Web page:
Wear Black History

BLACK HISTORY
IS HAPPENING NOW

Music Is Black history. Black people across the diaspora defined American music. Their names, stories, and achievements deserve to be amplified and celebrated in more ways than one. Wear Black History is a limited edition collection inspired by six moments and figures in Black music history. Joy Miessi and Brandan “bmike” Odums designed nine custom pieces rooted in stories of the past, while shining light into the present and future.

You can enter for a chance to win select items from the collection in a one day online sweepstakes on February 26th, 2019. Just tap the "Enter for a chance to win" button for the garment of your choice.

the designers

- Photo by Ellius Grace

Joy Miessi

Joy Miessi is a visual artist, currently working in London. Specializing in illustration, Joy experiments with a range of traditional processes such as drawing, painting and collaging to produce mixed media pieces. Exploring socio-political themes from a personal perspective, Joy’s work takes the form of paperworks, clothing and paintings on cardboard. Their work explores themes of memory, intimacy, race and culture within the African diaspora, from a personal perspective.

Miessi is also particularly interested in how archiving is incorporated into their practice. Inspiration is drawn from past conversations, places and moments, from Kinshasa shop fronts to fleeting interactions and conversations. By archiving routines and cultural practices through their pieces, Miessi’s work exists to preserve memories and stories. Each individual piece documents and retells moments, creating a physical permanence to past experiences from the artists’ life.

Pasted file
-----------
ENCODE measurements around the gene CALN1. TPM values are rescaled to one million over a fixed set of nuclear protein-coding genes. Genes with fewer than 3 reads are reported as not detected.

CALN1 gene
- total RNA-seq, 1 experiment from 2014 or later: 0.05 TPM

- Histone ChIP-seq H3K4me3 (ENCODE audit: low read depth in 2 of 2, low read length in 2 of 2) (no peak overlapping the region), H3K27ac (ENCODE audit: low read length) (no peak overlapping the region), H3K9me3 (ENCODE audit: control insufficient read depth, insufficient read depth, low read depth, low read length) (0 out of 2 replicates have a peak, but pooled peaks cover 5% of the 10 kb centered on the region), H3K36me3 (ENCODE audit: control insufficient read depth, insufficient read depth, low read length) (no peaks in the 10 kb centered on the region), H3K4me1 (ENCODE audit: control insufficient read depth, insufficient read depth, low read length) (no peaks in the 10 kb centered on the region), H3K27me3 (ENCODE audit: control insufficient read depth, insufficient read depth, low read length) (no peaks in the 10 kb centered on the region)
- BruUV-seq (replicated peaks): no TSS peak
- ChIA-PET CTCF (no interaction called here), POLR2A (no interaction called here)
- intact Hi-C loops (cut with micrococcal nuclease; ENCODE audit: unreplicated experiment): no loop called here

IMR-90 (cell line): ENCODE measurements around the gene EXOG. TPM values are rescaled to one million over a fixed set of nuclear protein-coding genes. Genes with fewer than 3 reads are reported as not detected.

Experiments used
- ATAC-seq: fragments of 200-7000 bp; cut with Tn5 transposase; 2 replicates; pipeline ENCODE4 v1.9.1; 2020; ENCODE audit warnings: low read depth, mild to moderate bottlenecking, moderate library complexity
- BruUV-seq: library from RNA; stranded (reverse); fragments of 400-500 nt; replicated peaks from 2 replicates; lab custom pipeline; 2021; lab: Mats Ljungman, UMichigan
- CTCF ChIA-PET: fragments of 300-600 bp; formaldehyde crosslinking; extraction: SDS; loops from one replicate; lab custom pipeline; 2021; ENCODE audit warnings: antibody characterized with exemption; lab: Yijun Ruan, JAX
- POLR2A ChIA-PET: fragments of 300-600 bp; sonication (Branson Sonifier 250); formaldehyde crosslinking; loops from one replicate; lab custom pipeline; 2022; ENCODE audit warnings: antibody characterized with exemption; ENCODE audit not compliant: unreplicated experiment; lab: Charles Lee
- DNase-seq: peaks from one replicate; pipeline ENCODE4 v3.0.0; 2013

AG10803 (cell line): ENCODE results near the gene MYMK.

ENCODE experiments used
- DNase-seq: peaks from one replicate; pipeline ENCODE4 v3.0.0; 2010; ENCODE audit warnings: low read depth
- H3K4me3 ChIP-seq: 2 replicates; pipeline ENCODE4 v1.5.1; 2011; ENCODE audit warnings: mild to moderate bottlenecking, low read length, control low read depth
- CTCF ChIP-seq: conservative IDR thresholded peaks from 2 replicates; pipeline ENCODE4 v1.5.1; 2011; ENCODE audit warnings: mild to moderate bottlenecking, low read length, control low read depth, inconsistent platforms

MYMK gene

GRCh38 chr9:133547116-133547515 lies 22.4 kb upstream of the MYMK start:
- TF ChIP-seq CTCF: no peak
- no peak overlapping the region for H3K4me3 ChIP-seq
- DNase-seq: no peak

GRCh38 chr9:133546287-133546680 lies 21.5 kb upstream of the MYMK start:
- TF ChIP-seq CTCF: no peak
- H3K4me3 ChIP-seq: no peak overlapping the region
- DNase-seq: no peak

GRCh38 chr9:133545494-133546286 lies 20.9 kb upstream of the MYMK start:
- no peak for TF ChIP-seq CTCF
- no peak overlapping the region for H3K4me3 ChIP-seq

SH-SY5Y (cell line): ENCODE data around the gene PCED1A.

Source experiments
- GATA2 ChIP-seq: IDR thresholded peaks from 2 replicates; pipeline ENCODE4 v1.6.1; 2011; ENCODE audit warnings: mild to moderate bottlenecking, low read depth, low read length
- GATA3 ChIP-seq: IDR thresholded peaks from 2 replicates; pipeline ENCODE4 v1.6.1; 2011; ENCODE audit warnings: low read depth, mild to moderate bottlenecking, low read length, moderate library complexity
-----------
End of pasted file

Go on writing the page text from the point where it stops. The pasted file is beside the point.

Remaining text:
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- Photo by Jonathan Mannion

Brandan "Bmike" Odums

Brandan “BMike” Odums is a New Orleans-based visual artist whose work embodies the political fervor of a new generation of Black American activists. Working predominantly with spray paint Odums wall-sized murals depict historical figures, contemporary creatives, and everyday people. In 2013 Odums created Project Be, a series of illegally produced murals of Black revolutionaries in the hurricane Katrina damaged Florida Housing Development in New Orleans' 9th ward.

After the NO Housing Authority shuttered the Development, Odums created Exhibit Be, a public art exhibition with work from more than 40 artists whose five story murals covered the facades of a dilapidated apartment complex and whose indoor installations and sculptures spoke to the institutional racial aggression which had led to the site’s unoccupied state. In 2016, Odums concluded the Be Trilogy with Studio Be a 36,000- square foot warehouse transformed into a gallery. Studio Be features “Ephemeral.Eternal,” Odums first solo exhibition of over a dozen original murals, several room-sized installations, and reconstructed murals salvaged from #ProjectBe. Studio Be is open to the public 4 days a week, and welcomes hundreds of visitors from near and far weekly.

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The Collection

Stream the music that inspired the collection

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The sacred music of survival

SACRED MUSIC OF SURVIVAL T-shirt by Brandan “bmike” Odums

SACRED MUSIC OF SURVIVAL T-shirt by Brandan “bmike” Odums

ABOUT THE MERCH
When you look over the entire course of Black music history, or Black history overall, survival is the thread that ties us together. Black people are constantly creating as a means of surviving, often under severely oppressive conditions. It’s through our music that we’re able to hold onto our history, learn from one another, and express our ability to transform struggle and survival into courage and creation. This portrait embodies the attitude of survival and blurs the lines of an interconnected theme throughout time.

- bmike

ABOUT THE HISTORY
1800’s African American sacred music has been an expression of faith and cultural tradition that has sustained people inside and outside of the church and brought hope for salvation and liberation to communities worldwide. The African American spiritual originated in the antebellum South and is the earliest form of African American music. Born out of the experiences of the enslaved, spirituals were based on Christian beliefs interpreted from an African American perspective. They were sung in worship and in times of individual and collective need providing comfort and resilience during difficult and challenging circumstances.